There’s a reason that we have the police. They are (largely) accountable, and they are given the monopoly on violence (unless you count the armed forces. Which I don’t, on British streets at least. For now. At the moment. Unless you go to London in July.) That is right and proper. Now we’ve started farming this out to any thick necked Jimmy with a smirk, and we’re the poorer for it.

Why Plan?

Hi both. Sorry for the lack of posts. Two predictable excuses – the job, which means that when I come home, the last thing I want to do is write about planning; and the dissertation, whereby when I come home I have to write about planning. So unfortunately you’re both getting ignored. One other, less predictable, reason. My previous usual schtick was to talk about a new building in the vicinity and critique it. But since I work in the local authority planning department, this might be a little inappropriate. Fine for when I’m in different places, but not here in Brightonandhove.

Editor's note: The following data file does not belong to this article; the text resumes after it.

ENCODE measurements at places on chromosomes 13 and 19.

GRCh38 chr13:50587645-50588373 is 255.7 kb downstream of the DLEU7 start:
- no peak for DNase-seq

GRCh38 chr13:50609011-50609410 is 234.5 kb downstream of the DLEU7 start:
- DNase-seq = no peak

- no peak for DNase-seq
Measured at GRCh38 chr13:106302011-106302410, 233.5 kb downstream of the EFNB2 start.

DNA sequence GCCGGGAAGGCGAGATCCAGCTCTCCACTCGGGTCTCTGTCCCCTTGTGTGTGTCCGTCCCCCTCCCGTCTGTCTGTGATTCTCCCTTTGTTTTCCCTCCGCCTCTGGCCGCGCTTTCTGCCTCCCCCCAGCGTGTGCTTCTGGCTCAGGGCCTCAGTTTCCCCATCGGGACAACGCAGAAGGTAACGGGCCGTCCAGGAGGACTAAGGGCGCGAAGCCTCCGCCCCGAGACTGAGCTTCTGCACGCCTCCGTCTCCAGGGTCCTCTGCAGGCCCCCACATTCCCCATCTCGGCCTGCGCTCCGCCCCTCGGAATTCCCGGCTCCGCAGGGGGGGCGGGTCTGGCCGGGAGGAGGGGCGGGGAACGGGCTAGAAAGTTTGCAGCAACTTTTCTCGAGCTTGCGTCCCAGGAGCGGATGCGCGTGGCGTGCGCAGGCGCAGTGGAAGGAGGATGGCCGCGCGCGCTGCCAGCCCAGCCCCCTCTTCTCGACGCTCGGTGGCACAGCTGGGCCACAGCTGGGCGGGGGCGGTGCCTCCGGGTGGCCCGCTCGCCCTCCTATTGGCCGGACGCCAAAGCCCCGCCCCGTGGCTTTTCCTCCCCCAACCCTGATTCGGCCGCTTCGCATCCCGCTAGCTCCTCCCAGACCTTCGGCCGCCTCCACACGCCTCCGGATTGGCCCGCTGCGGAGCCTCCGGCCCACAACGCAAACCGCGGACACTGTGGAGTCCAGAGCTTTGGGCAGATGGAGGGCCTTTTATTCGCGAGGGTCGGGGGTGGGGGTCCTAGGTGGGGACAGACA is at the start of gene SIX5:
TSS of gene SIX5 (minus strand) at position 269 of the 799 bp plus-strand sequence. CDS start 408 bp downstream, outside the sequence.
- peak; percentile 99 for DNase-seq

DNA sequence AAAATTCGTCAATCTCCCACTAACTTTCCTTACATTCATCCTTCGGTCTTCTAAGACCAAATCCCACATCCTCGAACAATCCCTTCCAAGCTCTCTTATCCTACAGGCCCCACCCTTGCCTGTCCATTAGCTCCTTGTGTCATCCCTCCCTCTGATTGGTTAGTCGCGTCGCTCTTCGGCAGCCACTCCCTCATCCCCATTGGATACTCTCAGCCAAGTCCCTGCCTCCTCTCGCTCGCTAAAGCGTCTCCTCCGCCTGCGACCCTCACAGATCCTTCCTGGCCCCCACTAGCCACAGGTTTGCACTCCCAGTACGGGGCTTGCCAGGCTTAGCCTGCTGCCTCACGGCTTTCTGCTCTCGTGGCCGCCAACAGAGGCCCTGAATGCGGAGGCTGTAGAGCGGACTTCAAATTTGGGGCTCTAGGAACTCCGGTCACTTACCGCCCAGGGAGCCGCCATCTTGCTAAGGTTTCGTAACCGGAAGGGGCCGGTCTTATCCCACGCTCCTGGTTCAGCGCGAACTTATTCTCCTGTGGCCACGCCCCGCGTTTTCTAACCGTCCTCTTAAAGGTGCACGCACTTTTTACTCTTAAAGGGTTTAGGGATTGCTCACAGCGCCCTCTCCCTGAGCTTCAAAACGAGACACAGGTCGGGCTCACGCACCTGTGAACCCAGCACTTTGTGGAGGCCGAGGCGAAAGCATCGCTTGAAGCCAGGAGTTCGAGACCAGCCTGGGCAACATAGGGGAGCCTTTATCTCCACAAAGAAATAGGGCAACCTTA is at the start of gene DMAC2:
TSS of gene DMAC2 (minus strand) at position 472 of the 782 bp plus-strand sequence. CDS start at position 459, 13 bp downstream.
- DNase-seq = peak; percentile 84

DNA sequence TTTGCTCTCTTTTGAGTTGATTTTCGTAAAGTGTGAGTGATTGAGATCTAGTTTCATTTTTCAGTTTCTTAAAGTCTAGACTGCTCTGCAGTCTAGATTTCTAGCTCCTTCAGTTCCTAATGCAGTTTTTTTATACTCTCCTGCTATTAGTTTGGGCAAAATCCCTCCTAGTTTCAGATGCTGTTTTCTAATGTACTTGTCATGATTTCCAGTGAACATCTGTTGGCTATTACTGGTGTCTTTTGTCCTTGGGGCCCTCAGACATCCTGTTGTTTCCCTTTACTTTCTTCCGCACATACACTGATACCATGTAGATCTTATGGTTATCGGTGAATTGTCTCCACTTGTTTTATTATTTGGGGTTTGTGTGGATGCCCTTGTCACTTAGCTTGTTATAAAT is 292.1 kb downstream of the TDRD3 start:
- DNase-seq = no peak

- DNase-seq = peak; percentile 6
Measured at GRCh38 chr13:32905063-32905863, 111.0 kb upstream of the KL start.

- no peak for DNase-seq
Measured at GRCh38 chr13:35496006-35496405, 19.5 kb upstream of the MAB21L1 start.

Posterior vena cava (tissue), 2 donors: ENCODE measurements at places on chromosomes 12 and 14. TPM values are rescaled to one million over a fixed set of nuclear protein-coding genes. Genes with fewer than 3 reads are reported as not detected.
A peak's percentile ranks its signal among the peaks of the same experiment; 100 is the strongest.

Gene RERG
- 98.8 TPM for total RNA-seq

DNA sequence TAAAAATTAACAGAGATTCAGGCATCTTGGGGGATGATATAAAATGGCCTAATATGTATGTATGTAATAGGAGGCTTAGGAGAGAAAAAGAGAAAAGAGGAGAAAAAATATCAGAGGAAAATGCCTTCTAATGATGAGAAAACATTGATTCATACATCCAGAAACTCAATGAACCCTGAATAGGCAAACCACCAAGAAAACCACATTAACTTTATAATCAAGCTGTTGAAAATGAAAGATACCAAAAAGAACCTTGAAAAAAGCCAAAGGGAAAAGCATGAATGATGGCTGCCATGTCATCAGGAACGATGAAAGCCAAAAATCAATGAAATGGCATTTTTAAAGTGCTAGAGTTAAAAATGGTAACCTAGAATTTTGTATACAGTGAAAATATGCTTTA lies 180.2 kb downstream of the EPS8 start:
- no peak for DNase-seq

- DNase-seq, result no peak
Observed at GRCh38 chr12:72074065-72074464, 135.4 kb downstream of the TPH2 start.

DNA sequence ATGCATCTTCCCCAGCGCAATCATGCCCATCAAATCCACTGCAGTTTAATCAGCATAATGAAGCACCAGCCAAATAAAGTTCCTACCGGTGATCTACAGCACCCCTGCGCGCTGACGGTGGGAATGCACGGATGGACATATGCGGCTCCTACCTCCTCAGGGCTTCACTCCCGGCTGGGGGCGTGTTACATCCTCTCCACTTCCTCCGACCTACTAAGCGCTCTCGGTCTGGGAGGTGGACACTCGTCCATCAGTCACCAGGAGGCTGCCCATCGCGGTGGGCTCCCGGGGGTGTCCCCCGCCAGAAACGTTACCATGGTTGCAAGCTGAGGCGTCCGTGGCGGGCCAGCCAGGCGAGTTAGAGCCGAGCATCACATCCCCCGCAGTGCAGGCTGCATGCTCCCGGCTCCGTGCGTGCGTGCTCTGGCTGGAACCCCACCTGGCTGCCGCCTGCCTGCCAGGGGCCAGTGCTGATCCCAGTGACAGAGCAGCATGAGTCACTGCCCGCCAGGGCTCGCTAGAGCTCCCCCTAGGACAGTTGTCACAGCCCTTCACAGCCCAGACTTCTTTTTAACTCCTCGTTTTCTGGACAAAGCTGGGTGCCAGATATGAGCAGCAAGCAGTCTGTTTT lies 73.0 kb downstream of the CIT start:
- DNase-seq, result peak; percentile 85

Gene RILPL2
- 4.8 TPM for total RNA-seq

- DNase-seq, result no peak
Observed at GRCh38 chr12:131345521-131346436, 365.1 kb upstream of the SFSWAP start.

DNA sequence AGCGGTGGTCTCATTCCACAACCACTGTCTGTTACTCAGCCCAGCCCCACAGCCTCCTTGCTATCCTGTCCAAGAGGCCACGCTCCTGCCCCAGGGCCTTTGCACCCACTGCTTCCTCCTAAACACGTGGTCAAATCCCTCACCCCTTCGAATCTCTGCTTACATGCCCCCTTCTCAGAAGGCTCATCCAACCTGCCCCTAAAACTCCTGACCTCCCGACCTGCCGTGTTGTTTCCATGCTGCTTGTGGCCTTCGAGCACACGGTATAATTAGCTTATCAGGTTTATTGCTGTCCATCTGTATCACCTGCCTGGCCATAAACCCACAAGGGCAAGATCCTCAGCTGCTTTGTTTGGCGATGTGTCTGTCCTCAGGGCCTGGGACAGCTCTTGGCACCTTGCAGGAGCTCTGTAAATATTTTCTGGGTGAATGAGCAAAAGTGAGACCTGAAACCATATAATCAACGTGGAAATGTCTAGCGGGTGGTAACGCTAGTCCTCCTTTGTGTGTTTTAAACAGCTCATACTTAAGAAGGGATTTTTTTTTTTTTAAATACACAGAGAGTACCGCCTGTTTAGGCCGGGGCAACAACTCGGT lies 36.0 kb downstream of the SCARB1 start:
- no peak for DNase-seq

So I thought for today’s post I’d take a step back from the specific, and look at some basics. A few weeks back, Ben Goldacre – a writer and man I otherwise admire – wrote some tweets that showed a (I think deliberatively) provocative attitude to planning. Goldacre was ostensibly praising the work of George Osborne, taking at face value the Chancellor’s claims to be getting rid of all sorts of unnecessary planning guidance. This isn’t going to be an analysis of Goldacre’s misreading of Osborne’s posturing – I’m no expert on the mind of either men. Rather, what I want to start to do is put together a basic, lay-person’s guide to why we plan (and why we plan in the way we do, in this country at least). I’m not sure whether this will be more of a myth-buster or more of a philosophy. Maybe bits of both.